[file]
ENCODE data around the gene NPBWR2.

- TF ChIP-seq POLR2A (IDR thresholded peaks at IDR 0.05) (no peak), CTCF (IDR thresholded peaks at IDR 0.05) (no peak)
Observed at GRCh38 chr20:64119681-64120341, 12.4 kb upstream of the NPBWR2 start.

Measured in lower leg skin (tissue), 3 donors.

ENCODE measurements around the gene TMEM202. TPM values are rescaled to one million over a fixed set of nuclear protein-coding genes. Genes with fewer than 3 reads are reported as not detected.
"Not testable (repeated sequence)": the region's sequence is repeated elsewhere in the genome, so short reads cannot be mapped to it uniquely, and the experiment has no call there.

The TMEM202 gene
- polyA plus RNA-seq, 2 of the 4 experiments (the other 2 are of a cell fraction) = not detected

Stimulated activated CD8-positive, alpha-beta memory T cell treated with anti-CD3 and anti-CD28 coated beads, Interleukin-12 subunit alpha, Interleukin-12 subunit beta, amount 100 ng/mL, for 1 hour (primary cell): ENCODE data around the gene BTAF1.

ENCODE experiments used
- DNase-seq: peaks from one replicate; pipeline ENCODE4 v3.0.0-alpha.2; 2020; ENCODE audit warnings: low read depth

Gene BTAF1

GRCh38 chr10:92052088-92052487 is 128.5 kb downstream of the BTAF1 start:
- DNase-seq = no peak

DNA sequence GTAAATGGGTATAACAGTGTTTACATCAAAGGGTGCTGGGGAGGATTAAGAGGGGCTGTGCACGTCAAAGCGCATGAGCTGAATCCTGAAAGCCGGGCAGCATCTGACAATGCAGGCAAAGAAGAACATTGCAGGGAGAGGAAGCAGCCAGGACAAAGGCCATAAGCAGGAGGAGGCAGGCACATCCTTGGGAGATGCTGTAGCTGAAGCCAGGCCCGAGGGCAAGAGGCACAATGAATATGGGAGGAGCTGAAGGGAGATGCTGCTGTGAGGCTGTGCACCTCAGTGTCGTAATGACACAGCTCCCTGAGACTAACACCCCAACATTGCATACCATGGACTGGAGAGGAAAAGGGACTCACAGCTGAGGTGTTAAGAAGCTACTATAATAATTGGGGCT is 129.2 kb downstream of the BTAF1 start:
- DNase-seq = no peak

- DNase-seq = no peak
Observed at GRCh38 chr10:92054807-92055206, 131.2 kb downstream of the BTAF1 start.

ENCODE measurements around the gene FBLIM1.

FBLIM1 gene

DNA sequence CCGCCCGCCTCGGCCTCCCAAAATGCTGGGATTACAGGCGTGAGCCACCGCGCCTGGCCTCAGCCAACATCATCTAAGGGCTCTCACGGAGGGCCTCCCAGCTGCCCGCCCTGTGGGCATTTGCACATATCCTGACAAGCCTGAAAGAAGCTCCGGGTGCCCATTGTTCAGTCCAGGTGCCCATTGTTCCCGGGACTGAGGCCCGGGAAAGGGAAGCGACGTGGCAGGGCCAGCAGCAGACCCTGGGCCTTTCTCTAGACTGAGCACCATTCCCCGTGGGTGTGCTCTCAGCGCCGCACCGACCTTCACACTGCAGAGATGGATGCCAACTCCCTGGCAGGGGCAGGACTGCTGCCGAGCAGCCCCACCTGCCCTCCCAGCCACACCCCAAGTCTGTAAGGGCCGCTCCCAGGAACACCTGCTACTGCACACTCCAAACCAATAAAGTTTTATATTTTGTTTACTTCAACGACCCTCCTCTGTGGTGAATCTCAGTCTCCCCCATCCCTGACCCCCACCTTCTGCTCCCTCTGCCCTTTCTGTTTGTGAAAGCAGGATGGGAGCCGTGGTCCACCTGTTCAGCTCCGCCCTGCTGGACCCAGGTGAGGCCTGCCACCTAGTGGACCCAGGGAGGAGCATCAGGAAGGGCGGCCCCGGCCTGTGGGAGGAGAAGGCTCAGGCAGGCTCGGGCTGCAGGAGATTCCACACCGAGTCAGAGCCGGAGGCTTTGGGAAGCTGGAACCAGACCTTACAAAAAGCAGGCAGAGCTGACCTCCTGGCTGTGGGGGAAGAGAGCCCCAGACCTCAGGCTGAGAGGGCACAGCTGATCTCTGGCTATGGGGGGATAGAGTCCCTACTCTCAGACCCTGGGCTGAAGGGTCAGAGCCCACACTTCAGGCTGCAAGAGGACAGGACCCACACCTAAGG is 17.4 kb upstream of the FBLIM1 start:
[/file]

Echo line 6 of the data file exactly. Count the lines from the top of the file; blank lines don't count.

"Not testable (repeated sequence)": the region's sequence is repeated elsewhere in the genome, so short reads cannot be mapped to it uniquely, and the experiment has no call there.